The beauty of being in Mysore is that the only thing we have to do each day is practice. After that, the day – and our experience here – is pretty much whatever we want to make of it.
In my first month, I feel like I was constantly doing something. During the week, I was studying Sanskrit and philosophy, as well as going to chanting classes. Once you throw in meals, the day gets eaten up pretty quickly! On the weekend, I would try to explore a little more.
One of my favourite excursions was going to Bylakuppe, which is the second largest Tibetan settlement outside of Dharamasala and home to about 4,000 monks. Seeing them all chant in one giant hall was a real goosebumps experience.
At any given time, there can be a few hundred students studying at the Shala so you really need to be mindful of finding the balance between being social and having time to yourself. Over the last few weeks, I’ve kept a fairly low profile – the practice is pretty intense, despite only being a couple of hours a day and I got pretty sore!
Lately, I’ve been taking rangoli classes, which is where you use coloured sand to draw mandalas outside your home, as a sign of good luck and hospitality. It’s my creative outlet! I’ve also been wanting to work on my own projects – writing, reading etc – so definitely been a bit more reclusive and really just enjoying the practice.
I have to ask about the food - what's new to you and what will you seek out or miss when you get home?
The food here is so amazing! I wish I could take all of it home. When I was in India last year, I had a lot of southern Indian food (ironically though up north), so a lot of it feels very familiar.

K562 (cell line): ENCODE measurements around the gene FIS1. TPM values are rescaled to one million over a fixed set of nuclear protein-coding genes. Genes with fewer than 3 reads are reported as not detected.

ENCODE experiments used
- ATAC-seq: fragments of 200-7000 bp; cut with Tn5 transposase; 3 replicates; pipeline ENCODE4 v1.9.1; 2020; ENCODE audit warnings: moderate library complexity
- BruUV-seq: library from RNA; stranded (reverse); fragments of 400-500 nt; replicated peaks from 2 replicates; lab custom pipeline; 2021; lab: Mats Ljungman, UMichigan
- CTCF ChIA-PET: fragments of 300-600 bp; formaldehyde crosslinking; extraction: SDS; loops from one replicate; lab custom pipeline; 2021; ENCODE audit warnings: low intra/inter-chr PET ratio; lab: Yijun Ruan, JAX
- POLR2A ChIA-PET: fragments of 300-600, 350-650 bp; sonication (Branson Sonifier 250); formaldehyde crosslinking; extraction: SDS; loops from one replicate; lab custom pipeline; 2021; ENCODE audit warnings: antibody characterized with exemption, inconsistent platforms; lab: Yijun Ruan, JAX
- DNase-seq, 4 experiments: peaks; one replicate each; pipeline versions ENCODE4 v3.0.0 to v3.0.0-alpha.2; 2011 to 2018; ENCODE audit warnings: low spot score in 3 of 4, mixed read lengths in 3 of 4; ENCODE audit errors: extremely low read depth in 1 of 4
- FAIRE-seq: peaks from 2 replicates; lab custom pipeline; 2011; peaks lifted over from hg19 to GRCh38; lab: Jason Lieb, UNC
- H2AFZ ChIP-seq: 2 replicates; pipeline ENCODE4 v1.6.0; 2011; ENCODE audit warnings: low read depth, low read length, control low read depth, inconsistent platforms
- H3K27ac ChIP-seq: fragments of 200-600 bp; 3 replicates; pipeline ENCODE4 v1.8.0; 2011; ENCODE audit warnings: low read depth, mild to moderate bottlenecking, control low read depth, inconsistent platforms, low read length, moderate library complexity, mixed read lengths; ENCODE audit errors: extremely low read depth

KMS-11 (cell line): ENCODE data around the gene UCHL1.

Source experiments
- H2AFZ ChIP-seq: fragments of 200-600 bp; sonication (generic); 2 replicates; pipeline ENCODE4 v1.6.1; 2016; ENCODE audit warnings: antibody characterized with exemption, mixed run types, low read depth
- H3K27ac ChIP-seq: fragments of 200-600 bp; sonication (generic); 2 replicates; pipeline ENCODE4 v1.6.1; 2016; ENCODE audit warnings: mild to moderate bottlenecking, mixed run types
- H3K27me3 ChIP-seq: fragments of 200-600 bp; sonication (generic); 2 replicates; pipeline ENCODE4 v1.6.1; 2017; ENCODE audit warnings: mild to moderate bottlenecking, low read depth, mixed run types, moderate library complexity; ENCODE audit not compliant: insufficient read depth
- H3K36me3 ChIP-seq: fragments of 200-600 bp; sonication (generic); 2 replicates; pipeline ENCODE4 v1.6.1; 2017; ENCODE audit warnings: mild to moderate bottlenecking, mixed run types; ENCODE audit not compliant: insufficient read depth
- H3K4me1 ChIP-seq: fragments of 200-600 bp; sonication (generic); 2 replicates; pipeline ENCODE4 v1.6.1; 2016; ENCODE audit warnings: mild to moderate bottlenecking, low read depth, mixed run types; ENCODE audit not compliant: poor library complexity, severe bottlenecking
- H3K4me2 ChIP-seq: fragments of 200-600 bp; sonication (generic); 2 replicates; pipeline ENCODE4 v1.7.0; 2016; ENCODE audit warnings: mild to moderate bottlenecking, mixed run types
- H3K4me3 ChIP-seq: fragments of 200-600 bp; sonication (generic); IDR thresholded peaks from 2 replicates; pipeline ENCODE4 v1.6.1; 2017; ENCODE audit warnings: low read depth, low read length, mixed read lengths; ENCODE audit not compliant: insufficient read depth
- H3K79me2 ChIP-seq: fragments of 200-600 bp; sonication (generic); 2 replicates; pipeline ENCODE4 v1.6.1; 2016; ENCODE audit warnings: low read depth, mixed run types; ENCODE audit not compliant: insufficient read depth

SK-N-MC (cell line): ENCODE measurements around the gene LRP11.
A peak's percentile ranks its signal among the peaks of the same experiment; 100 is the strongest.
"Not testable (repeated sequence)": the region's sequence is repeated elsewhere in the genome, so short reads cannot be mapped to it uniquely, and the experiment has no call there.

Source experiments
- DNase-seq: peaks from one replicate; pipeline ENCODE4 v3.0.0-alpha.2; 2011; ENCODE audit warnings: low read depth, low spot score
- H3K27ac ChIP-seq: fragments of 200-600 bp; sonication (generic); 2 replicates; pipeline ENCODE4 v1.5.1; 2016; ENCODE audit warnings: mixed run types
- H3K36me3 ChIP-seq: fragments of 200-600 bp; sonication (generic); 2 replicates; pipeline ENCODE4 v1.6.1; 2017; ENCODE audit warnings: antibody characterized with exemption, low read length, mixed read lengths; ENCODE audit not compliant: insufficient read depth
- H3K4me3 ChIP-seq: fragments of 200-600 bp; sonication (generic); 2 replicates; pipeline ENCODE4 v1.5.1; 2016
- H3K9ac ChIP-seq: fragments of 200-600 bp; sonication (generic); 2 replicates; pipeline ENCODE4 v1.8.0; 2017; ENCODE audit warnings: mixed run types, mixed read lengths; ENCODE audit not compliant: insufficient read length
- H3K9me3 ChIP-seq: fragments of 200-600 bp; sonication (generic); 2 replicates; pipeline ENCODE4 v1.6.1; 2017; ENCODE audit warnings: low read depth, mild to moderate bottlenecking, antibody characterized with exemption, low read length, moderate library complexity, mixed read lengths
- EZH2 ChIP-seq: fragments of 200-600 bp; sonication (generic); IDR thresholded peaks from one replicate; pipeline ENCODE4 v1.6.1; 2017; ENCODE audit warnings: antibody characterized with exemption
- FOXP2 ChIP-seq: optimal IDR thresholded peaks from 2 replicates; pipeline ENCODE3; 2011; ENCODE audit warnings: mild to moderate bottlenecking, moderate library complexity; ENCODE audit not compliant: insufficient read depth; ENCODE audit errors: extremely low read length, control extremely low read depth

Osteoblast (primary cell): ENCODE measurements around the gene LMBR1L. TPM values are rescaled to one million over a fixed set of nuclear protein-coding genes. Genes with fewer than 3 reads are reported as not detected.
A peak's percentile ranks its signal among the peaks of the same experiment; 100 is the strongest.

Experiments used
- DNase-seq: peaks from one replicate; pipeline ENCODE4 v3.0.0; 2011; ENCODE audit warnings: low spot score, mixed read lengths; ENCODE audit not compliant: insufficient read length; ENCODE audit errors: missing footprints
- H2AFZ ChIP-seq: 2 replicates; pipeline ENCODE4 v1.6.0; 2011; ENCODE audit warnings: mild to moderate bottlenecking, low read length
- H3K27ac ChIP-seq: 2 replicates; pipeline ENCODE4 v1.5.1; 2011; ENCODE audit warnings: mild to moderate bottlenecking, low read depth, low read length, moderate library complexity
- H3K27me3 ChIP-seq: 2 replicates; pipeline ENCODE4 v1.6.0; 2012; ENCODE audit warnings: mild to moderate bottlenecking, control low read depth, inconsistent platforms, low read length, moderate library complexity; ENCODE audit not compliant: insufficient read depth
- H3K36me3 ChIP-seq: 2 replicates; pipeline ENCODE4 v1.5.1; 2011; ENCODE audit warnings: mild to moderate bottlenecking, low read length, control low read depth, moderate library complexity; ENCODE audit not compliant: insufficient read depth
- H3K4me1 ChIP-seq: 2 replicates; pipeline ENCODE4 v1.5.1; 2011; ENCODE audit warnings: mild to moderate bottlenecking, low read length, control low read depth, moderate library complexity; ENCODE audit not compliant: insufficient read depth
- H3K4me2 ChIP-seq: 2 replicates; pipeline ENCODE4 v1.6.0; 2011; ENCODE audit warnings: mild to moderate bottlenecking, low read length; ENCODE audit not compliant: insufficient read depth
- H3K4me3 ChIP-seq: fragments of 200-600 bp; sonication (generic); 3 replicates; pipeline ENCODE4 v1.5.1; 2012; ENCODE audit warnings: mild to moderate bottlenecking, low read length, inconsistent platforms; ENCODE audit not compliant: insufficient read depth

Breakfast is probably the most different to anything we’re used to. There’s so much variety! I would have to say my favourites are idli (white steamed lentil cakes served with coconut chutney) and vada (a fried lentil doughnut / fritter type thing). Dosas are also very popular here, which are like a pancake made out of rice flour and often filled with potatoes.
For lunch, I’ve been eating a lot of thalis, which is basically like the ultimate combo meal. You get a mix of curries, rice, breads, curd and depending on the restaurant, these can be served on banana leaves.
This isn't the first time you've lived overseas - do you have any tips for setting up a home in a new place and combatting doubt?
Yeah, I feel really lucky! I studied in Shanghai during my media degree and loved it so much, I did another exchange during my postgrad in Toronto.
I also lived in Cairo during my consulting days. At the time, my boyfriend happened to be working in Dubai, so I would commute back and forth. I ended up working at least one day a week in our Dubai office and then spending weekends there, or exploring the Middle East.
I love travelling and experiencing new things. Each overseas trip has had a really different set up - from being a foreign student where you don't speak the language, to the intensity (and partying!) of MBA life, to making hotels your home as a consultant.
What I've learnt from all these experiences, and now being in Mysore, is just being patient. Things take time to set up, things won’t always go your way, it might be hard to find your ‘tribe’ of people and so on…all of these things will come.
In fact, the hardest thing I’ve always found is reintegrating back home. It’s such a microcosm of an experience – it can be difficult to express what it was like to others, or to translate any of it back home. I’m always so grateful for the experience though, but of course, I still call Australia home.
Thank you Mel :) Melissa has been posting colourful updates of her days in India on Instagram and she's been writing about her trip on her blog The Open Letter.